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β€œ [351] and want approval.” A joint resolution (March 30, 1867) followed; it was the substantial answer to my petition. My action was thus approved.

The public resolution directed the Bureau: β€œTo issue supplies of food sufficient to prevent starvation or extreme want to any and all classes of destitute and helpless persons in those Southern and Southwestern States where failure of the crops and other causes have occasioned widespread destitution.” The expenditure itself was not to extend beyond my existing appropriations, but the Congress authorized the use for this purpose of unexpended balances of appropriations which had been made for other objects. After carefully considering the items of our funds on hand, I saw that we would not require for transportation all the money held under that head. The necessity for large removals of freedmen or refugees had now ceased. Thereupon, four days after the passage of the law, April 3, 1867, I set apart $500,000 to go as far as it could toward the relief of the great destitution. I made the following estimate: In Tennessee, persons needing aid, 2,000; in Mississippi, 3,900; in Alabama, 15,000; in Georgia, 12,500; in South Carolina, 10,000; in North Carolina, 5,545, and in Virginia, 5,000; total destitutes, 53,945. Of this number 30,000 were children under 14, giving 23,945 adults.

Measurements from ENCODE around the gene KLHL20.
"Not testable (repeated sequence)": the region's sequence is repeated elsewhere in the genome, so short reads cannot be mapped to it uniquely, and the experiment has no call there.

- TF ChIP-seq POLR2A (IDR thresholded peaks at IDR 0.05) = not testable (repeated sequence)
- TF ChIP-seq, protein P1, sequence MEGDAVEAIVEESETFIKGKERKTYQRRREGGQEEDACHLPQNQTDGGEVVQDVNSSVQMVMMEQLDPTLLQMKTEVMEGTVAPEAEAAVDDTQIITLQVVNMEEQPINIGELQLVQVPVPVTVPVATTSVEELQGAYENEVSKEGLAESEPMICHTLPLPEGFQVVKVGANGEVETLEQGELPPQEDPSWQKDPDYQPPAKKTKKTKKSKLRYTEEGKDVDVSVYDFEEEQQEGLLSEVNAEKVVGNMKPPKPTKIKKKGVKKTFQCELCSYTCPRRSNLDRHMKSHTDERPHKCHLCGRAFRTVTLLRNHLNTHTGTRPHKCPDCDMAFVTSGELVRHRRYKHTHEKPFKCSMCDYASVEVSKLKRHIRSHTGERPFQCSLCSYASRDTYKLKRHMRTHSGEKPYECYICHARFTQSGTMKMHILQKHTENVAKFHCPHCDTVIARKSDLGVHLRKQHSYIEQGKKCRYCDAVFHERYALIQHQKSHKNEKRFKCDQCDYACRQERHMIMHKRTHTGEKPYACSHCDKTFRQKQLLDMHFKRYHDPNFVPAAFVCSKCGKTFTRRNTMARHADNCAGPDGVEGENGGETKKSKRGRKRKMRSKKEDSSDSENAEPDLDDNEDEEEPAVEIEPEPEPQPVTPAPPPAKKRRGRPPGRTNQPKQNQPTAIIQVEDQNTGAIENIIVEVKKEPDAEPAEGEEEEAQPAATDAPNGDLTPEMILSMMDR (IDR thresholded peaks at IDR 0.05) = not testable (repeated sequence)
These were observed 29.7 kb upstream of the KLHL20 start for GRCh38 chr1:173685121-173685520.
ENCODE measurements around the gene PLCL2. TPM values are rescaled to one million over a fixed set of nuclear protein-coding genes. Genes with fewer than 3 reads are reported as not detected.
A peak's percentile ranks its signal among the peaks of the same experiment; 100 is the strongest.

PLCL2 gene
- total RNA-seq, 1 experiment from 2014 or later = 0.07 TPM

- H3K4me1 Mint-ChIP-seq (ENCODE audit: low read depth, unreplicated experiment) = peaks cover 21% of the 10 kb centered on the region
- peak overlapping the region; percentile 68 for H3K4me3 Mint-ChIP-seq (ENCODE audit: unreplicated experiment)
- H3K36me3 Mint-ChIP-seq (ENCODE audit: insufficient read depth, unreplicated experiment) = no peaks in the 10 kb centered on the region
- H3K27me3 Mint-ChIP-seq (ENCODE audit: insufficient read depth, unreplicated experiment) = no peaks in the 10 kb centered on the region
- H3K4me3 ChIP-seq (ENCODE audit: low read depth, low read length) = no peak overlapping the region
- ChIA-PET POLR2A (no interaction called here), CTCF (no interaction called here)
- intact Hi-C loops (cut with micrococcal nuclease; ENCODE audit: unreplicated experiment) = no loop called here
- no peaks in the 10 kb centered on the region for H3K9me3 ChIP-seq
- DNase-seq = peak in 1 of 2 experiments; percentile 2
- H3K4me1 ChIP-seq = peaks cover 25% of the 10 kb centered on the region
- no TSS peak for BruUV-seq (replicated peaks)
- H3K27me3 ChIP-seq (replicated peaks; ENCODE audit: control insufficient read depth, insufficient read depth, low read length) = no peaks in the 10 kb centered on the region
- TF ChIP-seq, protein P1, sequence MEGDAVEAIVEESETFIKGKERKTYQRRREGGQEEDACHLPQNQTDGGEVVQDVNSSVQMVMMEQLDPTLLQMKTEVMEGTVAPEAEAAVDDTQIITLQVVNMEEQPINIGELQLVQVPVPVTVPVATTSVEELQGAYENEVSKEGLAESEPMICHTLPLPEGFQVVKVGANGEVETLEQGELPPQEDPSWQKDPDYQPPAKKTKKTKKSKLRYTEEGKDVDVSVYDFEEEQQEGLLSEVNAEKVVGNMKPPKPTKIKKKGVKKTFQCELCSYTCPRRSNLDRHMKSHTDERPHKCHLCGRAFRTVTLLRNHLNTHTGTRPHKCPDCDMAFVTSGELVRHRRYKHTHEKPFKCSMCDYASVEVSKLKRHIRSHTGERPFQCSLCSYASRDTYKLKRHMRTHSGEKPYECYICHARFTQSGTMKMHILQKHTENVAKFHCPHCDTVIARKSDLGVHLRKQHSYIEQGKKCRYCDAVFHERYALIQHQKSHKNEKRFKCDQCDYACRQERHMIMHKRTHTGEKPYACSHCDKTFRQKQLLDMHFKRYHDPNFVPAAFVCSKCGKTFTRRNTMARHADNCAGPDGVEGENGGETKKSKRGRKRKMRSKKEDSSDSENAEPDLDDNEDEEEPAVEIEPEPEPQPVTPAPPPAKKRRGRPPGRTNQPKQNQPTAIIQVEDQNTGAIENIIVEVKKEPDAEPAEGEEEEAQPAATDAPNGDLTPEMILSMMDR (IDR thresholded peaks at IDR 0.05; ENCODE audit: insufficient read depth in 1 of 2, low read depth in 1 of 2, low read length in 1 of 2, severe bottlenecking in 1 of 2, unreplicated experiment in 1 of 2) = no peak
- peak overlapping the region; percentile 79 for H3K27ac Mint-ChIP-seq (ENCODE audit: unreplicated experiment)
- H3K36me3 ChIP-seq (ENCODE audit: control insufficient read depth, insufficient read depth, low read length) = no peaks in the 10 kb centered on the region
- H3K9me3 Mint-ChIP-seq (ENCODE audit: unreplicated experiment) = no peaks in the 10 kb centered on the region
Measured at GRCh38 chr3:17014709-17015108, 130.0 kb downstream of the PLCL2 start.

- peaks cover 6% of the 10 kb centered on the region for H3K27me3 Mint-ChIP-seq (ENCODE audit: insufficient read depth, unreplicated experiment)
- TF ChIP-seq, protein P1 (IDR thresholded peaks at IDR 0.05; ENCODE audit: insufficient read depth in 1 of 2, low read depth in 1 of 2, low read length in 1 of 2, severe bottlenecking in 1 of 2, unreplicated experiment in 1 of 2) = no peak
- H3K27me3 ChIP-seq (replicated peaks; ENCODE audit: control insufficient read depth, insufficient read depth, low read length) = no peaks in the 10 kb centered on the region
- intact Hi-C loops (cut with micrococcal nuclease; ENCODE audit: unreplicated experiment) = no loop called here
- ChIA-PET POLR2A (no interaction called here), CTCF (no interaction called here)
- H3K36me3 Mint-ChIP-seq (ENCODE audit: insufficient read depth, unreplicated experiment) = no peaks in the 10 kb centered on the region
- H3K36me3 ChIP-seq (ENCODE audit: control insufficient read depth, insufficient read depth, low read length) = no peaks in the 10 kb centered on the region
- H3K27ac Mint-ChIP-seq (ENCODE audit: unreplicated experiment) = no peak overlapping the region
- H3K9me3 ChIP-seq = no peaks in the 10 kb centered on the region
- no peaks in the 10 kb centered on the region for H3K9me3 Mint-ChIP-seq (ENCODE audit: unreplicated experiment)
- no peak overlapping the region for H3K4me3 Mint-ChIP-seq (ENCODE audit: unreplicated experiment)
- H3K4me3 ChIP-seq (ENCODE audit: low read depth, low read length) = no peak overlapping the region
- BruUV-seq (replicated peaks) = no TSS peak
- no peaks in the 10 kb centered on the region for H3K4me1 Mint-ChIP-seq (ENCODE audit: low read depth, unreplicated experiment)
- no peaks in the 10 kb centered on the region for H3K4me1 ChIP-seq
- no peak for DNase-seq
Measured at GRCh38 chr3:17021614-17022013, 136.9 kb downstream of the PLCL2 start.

For a general rule, I thought it safer to begin the issue with corn and pork. Corn for adults ................... 5,363,680 lbs. 95,780 bu. Corn for children .................. 3,160,000 lbs. 60,000 bu.

Total .................. 155,780 bu. Pork-Total ...................... 1,246,240 Ilbs. 6,232 bbl. Estimated cost of the corn ................................. $233,670 Estimated cost of the pork ................................. 186,960 Making a total of ................... ...................... $420,630

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